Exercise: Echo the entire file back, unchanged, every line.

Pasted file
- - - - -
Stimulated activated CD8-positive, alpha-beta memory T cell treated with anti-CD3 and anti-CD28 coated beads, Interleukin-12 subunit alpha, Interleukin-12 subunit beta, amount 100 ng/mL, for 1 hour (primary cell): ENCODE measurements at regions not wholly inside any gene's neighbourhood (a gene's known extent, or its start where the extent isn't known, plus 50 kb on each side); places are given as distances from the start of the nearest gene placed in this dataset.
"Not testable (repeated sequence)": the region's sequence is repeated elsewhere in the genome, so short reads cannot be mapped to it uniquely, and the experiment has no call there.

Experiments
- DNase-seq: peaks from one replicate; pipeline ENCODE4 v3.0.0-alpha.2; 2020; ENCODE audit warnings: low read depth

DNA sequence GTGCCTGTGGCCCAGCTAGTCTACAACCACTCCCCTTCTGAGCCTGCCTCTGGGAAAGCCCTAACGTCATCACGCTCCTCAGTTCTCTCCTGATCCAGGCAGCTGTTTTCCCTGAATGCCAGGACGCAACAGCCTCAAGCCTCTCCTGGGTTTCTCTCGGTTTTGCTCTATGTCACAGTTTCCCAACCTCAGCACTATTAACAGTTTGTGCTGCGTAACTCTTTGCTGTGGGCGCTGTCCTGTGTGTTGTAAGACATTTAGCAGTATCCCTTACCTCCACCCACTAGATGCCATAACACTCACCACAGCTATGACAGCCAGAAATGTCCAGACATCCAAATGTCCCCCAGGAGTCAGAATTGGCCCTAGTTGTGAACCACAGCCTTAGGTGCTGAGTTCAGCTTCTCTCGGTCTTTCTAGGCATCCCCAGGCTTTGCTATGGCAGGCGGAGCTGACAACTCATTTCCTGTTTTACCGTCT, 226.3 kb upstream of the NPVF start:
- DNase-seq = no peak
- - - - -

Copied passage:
Stimulated activated CD8-positive, alpha-beta memory T cell treated with anti-CD3 and anti-CD28 coated beads, Interleukin-12 subunit alpha, Interleukin-12 subunit beta, amount 100 ng/mL, for 1 hour (primary cell): ENCODE measurements at regions not wholly inside any gene's neighbourhood (a gene's known extent, or its start where the extent isn't known, plus 50 kb on each side); places are given as distances from the start of the nearest gene placed in this dataset.
"Not testable (repeated sequence)": the region's sequence is repeated elsewhere in the genome, so short reads cannot be mapped to it uniquely, and the experiment has no call there.

Experiments
- DNase-seq: peaks from one replicate; pipeline ENCODE4 v3.0.0-alpha.2; 2020; ENCODE audit warnings: low read depth

DNA sequence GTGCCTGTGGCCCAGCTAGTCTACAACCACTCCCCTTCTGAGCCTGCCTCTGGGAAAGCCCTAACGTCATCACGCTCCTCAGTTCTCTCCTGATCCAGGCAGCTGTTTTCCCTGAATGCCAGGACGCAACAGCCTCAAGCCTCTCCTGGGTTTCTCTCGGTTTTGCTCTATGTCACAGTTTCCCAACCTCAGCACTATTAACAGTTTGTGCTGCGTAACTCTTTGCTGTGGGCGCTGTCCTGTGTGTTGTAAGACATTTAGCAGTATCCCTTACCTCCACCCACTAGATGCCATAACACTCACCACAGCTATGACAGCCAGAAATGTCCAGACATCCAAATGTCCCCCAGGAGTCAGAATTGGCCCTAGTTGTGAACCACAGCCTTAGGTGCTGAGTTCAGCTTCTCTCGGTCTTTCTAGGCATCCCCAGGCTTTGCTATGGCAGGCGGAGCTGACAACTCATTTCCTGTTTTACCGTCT, 226.3 kb upstream of the NPVF start:
- DNase-seq = no peak